Length: 308 pp
Author: Dan Phillips
Want to read a book that powerfully presents the gospel? Here you go, Dan Phillips’ The World-Tilting Gospel. Want a book that will help you develop a Biblical worldview? Ibid. Don’t think a book can do both? Then you don’t understand the gospel and you don’t understand the world. Now we have gone from a want to a need. If you don’t see the connection then you need to read a book like this. Here you go:
Self-image matters, but not in the way that pop psychology paints it. What one makes of the human condition—what you think you are now, and/or what you think you were when God found you and made you His—has a major ongoing impact on our approach to God, our view of Him, and our day-to-day relationship with God.
Suppose we have the belief that we are good people who simply need a bit of a leg up. We aren’t really bad-hearted. People just don’t understand us. Deep down inside we mean well and want good things. Oh, we may have a few bad habits, we sometimes make a bad call here and there—a mistake, a goof, an “oops” . . . but it’s what’s inside that counts, and what’s inside is good.
Here’s Bud Goodheart, for instance. Bud sees himself as a decent, moral, well-meaning guy. So naturally Bud is attracted to the sort of worldview that presents God as the grand Rubber Stamp in the Sky. This God loves us unconditionally, just as we are, and wants us to realize our deepest dreams and aspirations. “Go for it, child!” Bud’s God cheers. “I’m right behind you!” That’s the line from the pulpit . . . or stool, or “enablement stand,” or whatever. “God wants you to pursue your dreams!”
So Bud simply brings God his biggest and brightest dreams, and God signs off on them. Whump! Whump! Whump! goes the heavenly rubber stamp. Approved! God claps Bud on the back, gives a big thumbs-up—and off Bud trots. Pursuing Bud’s agenda. Because God has Bud’s back.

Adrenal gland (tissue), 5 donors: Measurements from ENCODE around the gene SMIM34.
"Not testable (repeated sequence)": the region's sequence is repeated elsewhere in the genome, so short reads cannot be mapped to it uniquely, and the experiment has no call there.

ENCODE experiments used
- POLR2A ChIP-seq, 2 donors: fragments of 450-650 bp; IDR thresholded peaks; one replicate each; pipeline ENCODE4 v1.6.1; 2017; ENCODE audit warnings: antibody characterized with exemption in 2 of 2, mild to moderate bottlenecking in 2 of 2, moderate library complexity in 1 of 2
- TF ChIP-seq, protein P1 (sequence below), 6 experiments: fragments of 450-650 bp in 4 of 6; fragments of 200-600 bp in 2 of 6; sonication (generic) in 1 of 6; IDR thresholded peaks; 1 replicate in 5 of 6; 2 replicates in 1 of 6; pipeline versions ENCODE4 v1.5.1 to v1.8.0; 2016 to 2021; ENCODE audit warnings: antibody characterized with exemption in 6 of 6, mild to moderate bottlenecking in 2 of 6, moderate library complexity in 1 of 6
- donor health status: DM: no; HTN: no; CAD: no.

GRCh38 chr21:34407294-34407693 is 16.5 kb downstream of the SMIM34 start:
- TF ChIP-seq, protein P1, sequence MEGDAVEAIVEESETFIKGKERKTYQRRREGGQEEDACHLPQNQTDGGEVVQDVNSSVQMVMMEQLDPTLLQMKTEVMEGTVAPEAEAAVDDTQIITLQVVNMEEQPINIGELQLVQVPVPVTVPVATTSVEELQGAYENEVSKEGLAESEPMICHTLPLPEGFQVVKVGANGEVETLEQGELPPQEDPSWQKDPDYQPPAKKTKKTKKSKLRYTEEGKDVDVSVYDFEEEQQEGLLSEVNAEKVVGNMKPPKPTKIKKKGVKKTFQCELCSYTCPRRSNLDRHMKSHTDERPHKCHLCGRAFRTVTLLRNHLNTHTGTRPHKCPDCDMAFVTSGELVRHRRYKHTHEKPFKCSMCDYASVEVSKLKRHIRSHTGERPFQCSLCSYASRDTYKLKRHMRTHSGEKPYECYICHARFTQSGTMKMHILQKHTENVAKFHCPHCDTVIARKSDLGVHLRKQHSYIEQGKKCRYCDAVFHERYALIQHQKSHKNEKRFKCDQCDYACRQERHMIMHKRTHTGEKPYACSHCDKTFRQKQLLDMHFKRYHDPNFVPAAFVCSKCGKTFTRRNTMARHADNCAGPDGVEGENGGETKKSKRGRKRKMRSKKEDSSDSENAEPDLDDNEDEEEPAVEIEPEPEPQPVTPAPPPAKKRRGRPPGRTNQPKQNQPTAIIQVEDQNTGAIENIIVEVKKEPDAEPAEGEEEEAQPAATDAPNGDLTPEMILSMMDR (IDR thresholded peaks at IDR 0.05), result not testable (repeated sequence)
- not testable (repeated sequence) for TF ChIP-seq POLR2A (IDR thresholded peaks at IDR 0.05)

How will such a man, such a woman, see Christ? Not as a Savior, surely. As Facilitator, as Enabler, as Cheerleader inspiring him to pursue his dreams, his goals, his ambitions. What is the Cross, to Bud? If anything, it is an expression of God’s love and approval. The Cross proves how much Bud means to God, how worthy Bud is, how irresistibly adorable Bud is to God. The Cross tells Bud that he is okay—that God just wants to fulfill Bud and make him happy with himself. It’s about affirmation, not execution.
Bud may view the Christian life as an ongoing negotiation with his partner, Jesus. Nothing radical, certainly. After all, Bud “invited” Jesus in, he gave Christ a “chance,” he “tried Christ” (like the bumper sticker says). Jesus was a plug-in, an add-on, like some enhancement to a web browser—a really good and powerful plugin that promises big things, but a plug-in nonetheless.
And Bud maintains control of the relationship.
But, you see, if Bud is wrong about himself, and he’s wrong about God, and he’s wrong about Christ, and he’s wrong about the Cross—then Bud is wrong about the relationship, too.